All the login data on the device in the primary slots are encrypted with AES 256 in GCM mode (so really strong) with the PIN that you choose during the setup process. We verified this by changing the primary PIN and trying to use one of the slots. When we did, we got this garbage:

Changing the PIN back to the original, we were able to use the slots like normal again. This only works because when you change your PIN, it doesn’t actually wipe your data. Your data is still there just in an encrypted format until it is overwritten with new data. In this case, we would have to reconfigure our slots for it to overwrite the old login data. If you want to wipe all of the data in one fell swoop, you have that option. Just enter in the wipe PIN that we mentioned earlier.

Traveler’s Edition

If you live in or are visiting a country that has banned encryption of any kind, you have two choices. You could just completely ignore the law and go about your day. Or you can load your OnlyKey with the Traveler’s edition which uses no encryption for your login data. This allows you to store your passwords, while not violating local law. With the regular edition, you have both the encrypted primary PIN and a secondary traveler’s PIN that uses no encryption for plausible deniability. We did the same PIN change that we tried with the primary PIN with the traveler’s PIN and the accounts were all intact. This confirms that no encryption is being used on the traveler’s section of the device

Durability and Waterproofness


While we are not recommending you try this at home, we have successfully tested their claim on the OnlyKey being waterproof by dropping it in a sink full of water, drying it off and plugging it in. We have also tested it’s durability by sitting on it, bending it, dropping it, stepping on it, etc. While you could definitely break it if you wanted to, it’s not going to break on accident or very easily. You don’t need to worry about accidentally washing it or dropping it and someone stepping on it.

To see just how durable the OnlyKey is, check out our article on it: https://www.tpidg.us/nsc-70-onlykey-durability-tests/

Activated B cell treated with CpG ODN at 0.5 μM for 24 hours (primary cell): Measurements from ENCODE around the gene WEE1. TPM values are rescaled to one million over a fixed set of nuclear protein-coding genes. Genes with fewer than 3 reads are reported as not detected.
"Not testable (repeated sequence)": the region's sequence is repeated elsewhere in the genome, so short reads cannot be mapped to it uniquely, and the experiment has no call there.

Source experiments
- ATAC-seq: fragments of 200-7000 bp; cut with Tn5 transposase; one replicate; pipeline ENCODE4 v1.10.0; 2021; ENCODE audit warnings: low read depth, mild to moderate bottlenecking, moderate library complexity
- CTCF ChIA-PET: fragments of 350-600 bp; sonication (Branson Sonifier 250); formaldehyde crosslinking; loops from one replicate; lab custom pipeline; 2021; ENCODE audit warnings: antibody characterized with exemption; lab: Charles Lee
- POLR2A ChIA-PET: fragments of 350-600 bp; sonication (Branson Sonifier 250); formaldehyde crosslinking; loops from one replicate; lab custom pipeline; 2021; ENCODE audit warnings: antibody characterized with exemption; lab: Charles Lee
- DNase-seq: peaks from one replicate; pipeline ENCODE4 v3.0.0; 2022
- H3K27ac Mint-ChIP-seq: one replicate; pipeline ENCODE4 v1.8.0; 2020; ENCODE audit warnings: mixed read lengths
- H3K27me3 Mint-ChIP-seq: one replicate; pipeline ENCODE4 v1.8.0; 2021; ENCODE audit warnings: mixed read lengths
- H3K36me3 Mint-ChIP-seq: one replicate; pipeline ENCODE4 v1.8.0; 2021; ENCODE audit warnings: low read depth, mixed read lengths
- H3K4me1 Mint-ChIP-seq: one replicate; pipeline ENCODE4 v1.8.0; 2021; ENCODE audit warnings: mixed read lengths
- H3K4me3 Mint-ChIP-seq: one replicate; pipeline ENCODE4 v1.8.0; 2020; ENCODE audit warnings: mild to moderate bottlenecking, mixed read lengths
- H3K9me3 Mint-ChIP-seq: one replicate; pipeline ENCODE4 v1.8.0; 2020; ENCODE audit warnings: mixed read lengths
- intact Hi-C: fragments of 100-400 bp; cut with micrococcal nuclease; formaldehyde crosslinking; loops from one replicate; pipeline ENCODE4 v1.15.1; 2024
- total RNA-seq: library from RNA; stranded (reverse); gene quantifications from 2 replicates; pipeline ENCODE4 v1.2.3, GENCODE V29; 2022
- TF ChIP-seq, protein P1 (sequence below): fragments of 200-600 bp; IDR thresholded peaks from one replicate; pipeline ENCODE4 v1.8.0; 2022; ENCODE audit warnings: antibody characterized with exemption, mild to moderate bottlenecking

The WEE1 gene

What If I Lose My OnlyKey?

If you do end up losing your OnlyKey, fear not. First and foremost, it’s encrypted, so your strong 7 to 10 number PIN would take someone from 279,936 to 60,466,176 attempts. That is as long as it’s not something obvious like your birthday. Even then, it’s just as likely that someone guesses your self-destruct PIN or traveler’s PIN before they figure out your primary PIN.

As far as losing all of your data, we recommend you take advantage of OnlyKey’s on-the-fly backup. After setting up a private key in the “Keys” tab, all you have to do is hold down the “1” button for 5+ seconds. Be patient and allow it to type out your backup. Save that file somewhere where it will not get lost. To restore your backup to any OnlyKey, add the same private key in the “Keys” tab. Then upload the backup file to your OnlyKey in the “Backup/Restore” tab. The only thing you lost at this point is the cost of the OnlyKey, which costs much less than the time it would take to recover all of your accounts.


This little guy is awesome! This cheap USB dongle has more features than we can even cover in one digital update. The ability to have a physical device with all the account logins you need is brilliant. If you have more than 12 accounts to manage, like we do, that’s perfectly fine. You can utilize one or two of the slots of the OnlyKey to log into your KeePassXC password database.

The password limit for each slot is 56 characters. Using two would give you a 112-character password, which is more than enough to keep it secure. You could also add your own memorized password to the mix essentially making it two factor authentication. This method works great with full disk authentication. Type your memorized password and add the rest of the password from one of your OnlyKey slots. We definitely recommend this device to anyone who values security or just wants an easy to use password manager to keep on their person.

Questions, Comments, Concerns?

Have any questions or something to add to the conversation? Leave us a comment below!


2 Responses

  1. […] So what’s the solution to this? A password manager is a perfect first step for both organization of passwords and generation of secure, hard to crack passwords. We’ve talked about password managers a lot in the past, so there’s no need to reiterate. Check out our past articles. Another solution is to invest in something like the OnlyKey, a hardware password manager, more details on that here. […]

  2. interesting concept, but I am concerned that it goes a bit against the spirit of 2fa as all the factors are recorded in the one device.